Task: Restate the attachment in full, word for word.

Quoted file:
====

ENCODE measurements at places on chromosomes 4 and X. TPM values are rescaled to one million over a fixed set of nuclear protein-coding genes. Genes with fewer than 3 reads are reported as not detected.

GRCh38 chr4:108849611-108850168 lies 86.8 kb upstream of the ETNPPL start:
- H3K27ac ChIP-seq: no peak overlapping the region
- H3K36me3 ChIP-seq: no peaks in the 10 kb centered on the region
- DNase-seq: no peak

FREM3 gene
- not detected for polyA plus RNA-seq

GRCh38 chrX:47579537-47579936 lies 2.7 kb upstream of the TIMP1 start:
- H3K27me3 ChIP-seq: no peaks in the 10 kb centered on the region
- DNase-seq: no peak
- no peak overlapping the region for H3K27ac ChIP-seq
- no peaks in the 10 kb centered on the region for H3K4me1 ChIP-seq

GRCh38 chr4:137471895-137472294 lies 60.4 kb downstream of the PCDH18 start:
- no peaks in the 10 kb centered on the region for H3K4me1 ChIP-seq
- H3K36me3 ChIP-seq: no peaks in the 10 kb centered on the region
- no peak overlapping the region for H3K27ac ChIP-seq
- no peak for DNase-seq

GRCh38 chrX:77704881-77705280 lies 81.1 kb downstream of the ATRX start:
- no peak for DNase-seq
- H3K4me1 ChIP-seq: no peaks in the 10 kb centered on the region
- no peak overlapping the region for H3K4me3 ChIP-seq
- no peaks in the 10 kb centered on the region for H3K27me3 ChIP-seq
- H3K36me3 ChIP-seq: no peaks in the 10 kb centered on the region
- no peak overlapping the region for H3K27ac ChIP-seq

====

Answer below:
ENCODE measurements at places on chromosomes 4 and X. TPM values are rescaled to one million over a fixed set of nuclear protein-coding genes. Genes with fewer than 3 reads are reported as not detected.

GRCh38 chr4:108849611-108850168 lies 86.8 kb upstream of the ETNPPL start:
- H3K27ac ChIP-seq: no peak overlapping the region
- H3K36me3 ChIP-seq: no peaks in the 10 kb centered on the region
- DNase-seq: no peak

FREM3 gene
- not detected for polyA plus RNA-seq

GRCh38 chrX:47579537-47579936 lies 2.7 kb upstream of the TIMP1 start:
- H3K27me3 ChIP-seq: no peaks in the 10 kb centered on the region
- DNase-seq: no peak
- no peak overlapping the region for H3K27ac ChIP-seq
- no peaks in the 10 kb centered on the region for H3K4me1 ChIP-seq

GRCh38 chr4:137471895-137472294 lies 60.4 kb downstream of the PCDH18 start:
- no peaks in the 10 kb centered on the region for H3K4me1 ChIP-seq
- H3K36me3 ChIP-seq: no peaks in the 10 kb centered on the region
- no peak overlapping the region for H3K27ac ChIP-seq
- no peak for DNase-seq

GRCh38 chrX:77704881-77705280 lies 81.1 kb downstream of the ATRX start:
- no peak for DNase-seq
- H3K4me1 ChIP-seq: no peaks in the 10 kb centered on the region
- no peak overlapping the region for H3K4me3 ChIP-seq
- no peaks in the 10 kb centered on the region for H3K27me3 ChIP-seq
- H3K36me3 ChIP-seq: no peaks in the 10 kb centered on the region
- no peak overlapping the region for H3K27ac ChIP-seq